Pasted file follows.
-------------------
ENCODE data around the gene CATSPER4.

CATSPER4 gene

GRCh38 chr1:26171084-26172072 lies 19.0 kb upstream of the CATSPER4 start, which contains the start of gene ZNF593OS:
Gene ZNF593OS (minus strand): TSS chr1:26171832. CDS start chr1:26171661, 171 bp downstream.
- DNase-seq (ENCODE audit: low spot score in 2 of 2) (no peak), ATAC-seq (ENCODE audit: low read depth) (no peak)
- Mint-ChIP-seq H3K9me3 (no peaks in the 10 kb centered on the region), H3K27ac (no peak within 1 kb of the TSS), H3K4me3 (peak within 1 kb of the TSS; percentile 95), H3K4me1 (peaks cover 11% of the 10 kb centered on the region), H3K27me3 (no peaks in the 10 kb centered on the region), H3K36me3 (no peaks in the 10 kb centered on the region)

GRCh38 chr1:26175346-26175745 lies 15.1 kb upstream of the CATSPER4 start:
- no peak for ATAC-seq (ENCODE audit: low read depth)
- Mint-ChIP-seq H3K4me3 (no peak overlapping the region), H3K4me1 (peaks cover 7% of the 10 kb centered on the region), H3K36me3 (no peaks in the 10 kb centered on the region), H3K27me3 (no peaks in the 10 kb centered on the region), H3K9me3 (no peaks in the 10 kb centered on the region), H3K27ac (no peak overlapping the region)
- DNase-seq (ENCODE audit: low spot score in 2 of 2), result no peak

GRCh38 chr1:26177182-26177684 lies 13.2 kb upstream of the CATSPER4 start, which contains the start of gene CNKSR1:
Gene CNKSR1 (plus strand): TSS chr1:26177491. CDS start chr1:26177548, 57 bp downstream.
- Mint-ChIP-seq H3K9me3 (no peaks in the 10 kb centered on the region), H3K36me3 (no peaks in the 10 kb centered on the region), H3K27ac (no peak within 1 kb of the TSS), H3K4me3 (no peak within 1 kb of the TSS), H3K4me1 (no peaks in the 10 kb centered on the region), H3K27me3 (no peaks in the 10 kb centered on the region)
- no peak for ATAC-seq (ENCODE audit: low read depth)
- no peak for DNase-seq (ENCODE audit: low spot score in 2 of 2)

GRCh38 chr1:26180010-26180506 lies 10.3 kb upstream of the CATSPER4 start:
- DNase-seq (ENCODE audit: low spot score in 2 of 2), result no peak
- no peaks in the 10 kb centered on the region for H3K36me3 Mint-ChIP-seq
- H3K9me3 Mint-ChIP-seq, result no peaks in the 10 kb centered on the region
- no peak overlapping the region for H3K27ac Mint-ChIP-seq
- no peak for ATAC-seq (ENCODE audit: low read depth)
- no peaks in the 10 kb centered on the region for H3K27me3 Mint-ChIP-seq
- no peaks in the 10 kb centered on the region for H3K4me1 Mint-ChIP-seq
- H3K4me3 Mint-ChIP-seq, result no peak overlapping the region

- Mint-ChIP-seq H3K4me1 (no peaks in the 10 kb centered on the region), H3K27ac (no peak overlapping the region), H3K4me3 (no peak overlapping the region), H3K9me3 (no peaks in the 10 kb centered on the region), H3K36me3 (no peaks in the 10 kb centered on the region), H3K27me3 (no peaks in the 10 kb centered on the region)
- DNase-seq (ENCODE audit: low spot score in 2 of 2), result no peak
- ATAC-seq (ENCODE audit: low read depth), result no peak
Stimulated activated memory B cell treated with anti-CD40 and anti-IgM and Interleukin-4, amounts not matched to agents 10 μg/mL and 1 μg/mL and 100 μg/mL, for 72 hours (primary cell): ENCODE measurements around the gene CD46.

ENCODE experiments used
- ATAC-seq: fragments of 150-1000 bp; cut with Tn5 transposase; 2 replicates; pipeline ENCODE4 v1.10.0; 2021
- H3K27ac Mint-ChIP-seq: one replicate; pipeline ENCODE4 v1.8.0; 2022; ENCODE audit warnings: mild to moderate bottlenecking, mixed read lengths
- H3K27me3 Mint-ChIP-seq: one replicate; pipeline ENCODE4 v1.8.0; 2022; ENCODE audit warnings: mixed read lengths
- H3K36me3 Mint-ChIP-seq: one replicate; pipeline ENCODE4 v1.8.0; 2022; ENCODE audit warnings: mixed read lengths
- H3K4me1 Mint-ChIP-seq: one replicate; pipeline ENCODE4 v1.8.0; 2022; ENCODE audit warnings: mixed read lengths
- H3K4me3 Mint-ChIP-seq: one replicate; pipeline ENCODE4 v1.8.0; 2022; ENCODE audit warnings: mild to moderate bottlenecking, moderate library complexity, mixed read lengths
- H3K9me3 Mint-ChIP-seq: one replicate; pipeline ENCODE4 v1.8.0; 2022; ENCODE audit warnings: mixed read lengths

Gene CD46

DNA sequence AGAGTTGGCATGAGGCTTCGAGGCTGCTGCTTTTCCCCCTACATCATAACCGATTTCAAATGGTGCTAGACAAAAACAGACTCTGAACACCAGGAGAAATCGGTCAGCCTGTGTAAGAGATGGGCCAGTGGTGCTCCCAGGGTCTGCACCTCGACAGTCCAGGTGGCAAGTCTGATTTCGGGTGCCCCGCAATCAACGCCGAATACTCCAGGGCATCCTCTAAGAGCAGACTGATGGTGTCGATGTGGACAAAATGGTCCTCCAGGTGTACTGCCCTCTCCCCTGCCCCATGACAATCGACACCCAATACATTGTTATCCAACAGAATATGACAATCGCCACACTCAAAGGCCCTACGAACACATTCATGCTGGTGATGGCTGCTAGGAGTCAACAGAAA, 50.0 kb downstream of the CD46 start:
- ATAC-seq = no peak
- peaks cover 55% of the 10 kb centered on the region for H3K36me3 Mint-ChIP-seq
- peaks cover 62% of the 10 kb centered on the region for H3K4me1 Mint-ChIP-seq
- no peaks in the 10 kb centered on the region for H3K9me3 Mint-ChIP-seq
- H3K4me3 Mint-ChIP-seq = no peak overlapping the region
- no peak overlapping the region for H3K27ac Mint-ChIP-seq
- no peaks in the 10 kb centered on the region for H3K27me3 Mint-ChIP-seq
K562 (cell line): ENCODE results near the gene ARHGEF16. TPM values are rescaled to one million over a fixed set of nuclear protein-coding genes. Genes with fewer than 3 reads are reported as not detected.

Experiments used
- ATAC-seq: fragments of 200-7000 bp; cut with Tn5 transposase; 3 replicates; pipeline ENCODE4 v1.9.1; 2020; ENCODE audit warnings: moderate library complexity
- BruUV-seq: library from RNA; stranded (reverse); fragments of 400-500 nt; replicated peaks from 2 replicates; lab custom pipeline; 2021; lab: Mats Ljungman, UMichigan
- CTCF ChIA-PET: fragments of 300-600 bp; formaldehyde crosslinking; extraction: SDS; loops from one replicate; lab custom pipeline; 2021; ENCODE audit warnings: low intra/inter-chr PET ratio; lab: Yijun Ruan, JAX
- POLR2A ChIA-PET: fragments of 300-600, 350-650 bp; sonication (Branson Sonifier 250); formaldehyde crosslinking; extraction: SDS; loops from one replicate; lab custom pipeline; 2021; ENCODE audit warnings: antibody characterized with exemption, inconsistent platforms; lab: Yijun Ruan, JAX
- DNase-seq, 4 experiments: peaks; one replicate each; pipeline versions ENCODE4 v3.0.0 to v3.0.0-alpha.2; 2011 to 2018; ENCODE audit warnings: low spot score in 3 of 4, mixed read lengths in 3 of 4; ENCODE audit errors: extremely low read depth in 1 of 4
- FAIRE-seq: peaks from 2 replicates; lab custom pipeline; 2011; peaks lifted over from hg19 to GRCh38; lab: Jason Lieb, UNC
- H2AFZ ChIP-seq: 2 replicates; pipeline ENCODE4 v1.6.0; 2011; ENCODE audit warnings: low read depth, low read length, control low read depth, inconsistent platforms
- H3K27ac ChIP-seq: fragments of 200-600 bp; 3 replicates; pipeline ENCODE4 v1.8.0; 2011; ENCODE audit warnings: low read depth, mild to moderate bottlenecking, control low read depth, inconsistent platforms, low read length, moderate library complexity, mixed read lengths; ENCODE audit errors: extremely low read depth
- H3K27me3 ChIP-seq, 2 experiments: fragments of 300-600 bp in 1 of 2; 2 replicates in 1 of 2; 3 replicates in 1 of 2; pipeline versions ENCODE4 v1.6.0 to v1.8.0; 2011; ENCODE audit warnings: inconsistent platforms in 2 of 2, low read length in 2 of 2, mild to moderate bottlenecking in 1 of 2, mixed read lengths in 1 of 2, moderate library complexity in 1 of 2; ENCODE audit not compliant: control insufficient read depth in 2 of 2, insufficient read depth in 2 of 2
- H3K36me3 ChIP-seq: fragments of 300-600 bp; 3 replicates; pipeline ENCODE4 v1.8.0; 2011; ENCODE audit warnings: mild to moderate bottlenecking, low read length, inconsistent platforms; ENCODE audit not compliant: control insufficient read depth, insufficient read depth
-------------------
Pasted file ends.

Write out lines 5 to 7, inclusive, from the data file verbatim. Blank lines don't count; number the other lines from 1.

- DNase-seq (ENCODE audit: low spot score in 2 of 2) (no peak), ATAC-seq (ENCODE audit: low read depth) (no peak)
- Mint-ChIP-seq H3K9me3 (no peaks in the 10 kb centered on the region), H3K27ac (no peak within 1 kb of the TSS), H3K4me3 (peak within 1 kb of the TSS; percentile 95), H3K4me1 (peaks cover 11% of the 10 kb centered on the region), H3K27me3 (no peaks in the 10 kb centered on the region), H3K36me3 (no peaks in the 10 kb centered on the region)

GRCh38 chr1:26175346-26175745 lies 15.1 kb upstream of the CATSPER4 start: